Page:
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When Choosing Credit Cards, Look Closely At The Fine Print

When Choosing Credit Cards, Look Closely At The Fine Print

While carrying plastic can be beneficial to your credit, not all cards are created equal. With an average of six potential fees per card, keeping open a line of credit can be more hassle than it appears.

According to a recent survey conducted by and circulated by Bankrate Inc (NYSE: RATE), the worst "hidden fee" offenders are not always the most apparent suspects.

The Pesky Fine Print

The researchers surveyed and categorized the fine print of a representative sampling of 100 U.S. credit issuers' cards. By law, all potential fees must be listed in the terms and conditions. Based on the "hidden fee" misnomer, it is essential that all potential credit card holders take the time to read and understand what each contract says before signing.

Related Link: Basics Of Responsible Credit Card Ownership

While terms and conditions are typically not enthralling reads, a signature at the bottom of a contract legally binds the signee/card holder to the elements within those arduous pages. Therefore, by skimming, signing, but not comprehending, card holders are not exempt from those itty bitty lines about fees.

Due to the CARD Act, anyone is entitled to request and receive a copy of the terms and conditions on credit cards; in other words, if misplaced or tossed, credit card holders only have to ask and the providers must deliver.

Frequent Fees's survey categorized the fees that could be incurred from their representative sampling. The following were the most common:

  • Annual Fees: Fees charged on a yearly basis for simply having the line of credit. calculated that 26 percent of the cards surveyed charge this fee.
  • Balance Transfer Fees: These fees are charged if a balance is exchanged between two (or more) accounts. The survey found that of the 90 cards that offer a balance transfer option, 80 charge a fee for the transfer.
  • Cash Advance Fees: These fees are put into place when the holder requests an advance on their credit amount; basically, these advances are short-term loans taken against the credit card. These fees are the most lucrative for card issuers, and 98 of the 100 cards surveyed list that they charge this fee.
  • Foreign Transaction Fees: Using familiar credit cards while overseas can be helpful and convenient, but the fees that are attached to this use can be steep. found that for each transaction in U.S. dollars made overseas, an average of 3 percent is charged as a foreign transaction fee.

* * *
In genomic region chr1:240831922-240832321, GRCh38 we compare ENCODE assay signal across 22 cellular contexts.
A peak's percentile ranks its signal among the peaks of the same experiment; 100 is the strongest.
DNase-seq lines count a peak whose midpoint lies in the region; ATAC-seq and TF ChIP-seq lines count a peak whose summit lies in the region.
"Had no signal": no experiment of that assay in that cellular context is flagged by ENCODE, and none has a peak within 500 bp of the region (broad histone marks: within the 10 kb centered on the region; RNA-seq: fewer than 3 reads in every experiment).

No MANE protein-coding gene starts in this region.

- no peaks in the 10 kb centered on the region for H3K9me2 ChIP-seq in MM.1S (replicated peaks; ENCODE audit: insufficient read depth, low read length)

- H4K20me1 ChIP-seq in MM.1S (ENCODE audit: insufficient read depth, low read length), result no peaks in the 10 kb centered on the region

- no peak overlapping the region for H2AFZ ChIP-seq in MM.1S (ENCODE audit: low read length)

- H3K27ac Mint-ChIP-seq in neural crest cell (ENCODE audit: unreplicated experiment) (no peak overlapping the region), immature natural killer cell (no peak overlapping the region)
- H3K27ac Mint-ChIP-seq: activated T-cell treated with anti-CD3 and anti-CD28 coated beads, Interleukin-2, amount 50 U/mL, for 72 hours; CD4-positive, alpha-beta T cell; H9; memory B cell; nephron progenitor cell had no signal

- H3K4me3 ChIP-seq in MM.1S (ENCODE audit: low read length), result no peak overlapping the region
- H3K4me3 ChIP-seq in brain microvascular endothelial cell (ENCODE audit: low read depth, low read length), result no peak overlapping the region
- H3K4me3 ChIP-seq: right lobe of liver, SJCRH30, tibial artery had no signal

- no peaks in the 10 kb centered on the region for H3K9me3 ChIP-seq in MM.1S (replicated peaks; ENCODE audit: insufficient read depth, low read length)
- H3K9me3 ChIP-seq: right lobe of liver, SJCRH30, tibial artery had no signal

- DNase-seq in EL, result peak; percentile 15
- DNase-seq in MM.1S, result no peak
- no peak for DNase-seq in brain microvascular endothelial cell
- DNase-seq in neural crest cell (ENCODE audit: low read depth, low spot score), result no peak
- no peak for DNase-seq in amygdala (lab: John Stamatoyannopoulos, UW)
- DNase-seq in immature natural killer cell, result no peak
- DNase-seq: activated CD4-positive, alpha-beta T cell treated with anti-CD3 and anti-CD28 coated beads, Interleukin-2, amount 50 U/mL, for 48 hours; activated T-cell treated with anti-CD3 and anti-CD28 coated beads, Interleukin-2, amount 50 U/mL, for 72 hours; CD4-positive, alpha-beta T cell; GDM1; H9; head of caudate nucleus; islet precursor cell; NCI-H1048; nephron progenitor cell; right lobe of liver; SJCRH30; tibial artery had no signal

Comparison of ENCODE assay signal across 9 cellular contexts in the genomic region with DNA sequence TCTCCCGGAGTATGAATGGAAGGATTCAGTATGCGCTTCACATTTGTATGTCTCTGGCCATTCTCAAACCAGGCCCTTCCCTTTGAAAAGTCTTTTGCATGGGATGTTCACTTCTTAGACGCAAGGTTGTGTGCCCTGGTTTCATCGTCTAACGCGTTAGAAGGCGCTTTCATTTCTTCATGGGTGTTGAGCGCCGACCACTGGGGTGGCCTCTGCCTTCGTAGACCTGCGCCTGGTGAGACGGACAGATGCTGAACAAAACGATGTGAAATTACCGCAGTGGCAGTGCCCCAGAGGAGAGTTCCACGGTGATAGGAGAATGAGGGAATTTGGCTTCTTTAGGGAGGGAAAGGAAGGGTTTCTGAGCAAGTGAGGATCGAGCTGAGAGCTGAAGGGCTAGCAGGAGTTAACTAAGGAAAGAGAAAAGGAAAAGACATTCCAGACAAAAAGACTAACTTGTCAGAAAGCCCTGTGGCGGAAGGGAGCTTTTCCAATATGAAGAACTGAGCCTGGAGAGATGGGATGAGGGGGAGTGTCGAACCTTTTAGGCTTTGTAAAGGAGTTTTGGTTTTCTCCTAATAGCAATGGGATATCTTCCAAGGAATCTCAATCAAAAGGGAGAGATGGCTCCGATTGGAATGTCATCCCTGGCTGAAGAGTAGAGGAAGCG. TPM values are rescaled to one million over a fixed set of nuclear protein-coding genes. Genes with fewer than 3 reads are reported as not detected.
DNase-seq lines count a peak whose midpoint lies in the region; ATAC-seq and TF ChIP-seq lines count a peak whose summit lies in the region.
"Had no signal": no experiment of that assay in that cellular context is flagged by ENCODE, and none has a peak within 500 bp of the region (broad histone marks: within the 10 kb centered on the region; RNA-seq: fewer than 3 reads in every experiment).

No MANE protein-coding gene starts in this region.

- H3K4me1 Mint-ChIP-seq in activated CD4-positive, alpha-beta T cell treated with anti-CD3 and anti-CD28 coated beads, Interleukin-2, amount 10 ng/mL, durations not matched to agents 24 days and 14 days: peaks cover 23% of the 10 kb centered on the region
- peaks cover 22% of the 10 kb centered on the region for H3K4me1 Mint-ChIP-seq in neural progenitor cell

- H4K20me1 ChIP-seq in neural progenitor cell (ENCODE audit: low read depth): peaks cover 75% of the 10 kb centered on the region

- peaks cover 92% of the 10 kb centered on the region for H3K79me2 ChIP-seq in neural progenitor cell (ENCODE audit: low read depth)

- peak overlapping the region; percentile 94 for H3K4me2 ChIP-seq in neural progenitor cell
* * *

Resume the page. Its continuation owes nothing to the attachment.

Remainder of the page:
• Late Fees: The most familiar and most universal of the lot, late fees are charged to users who do not pay their balances on time. Of the 100 cards studied, 99 charge a late fee. The CARD Act has implemented a cap on late fees at $27 for first offense and $38 for repeat offenses.

Related Link: 4 Financial Pitfalls Fooling Millennials

According to Senior Industry Analyst Matt Schultz, "There are two main categories of fees: penalty fees and transactional fees."

He explained, "Penalty fees are pretty easy to avoid, for example, by paying your bills on time. Transactional fees are more important to comparison shop." By way of example, Schultz brought up foreign transaction fees, "If you travel internationally a lot, a credit card that doesn't charge foreign transaction fees is a great value."

Most Fees

Below are the six cards surveyed that carry the most fees:

  • Fifth Third Bank Platinum MasterCard: 9 fees
  • Credit One Visa Platinum: 9 fees
  • Regions Visa Platinum Rewards Card: 9 fees
  • Navy Federal Credit Union Cash Rewards: 9 fees
  • First Premier Bank Credit Card: 12 fees
  • First Premier Bank Secured MasterCard: 12 fees

Least Fees

Below are the five cards surveyed that carry the fewest fees:

  • Capital One Spark Cash Select For Business: 3 fees
  • Spark Classic From Capital One: 3 fees
  • Spark Miles Select By Capital One: 3 fees
  • ExxonMobil SmartCard From Citi: 3 fees
  • PenFed Promise Visa Card: 0 fees

As with any investment or contract, think before you sign. Take the time to read contracts in full, especially when they deal with anything financial. Contracts are legally binding agreements, whether you read the terms and conditions or not. Don't be caught unaware and slammed with fees you didn't know about. Take control of your financial health through financial literacy.

Image Credit: Public Domain


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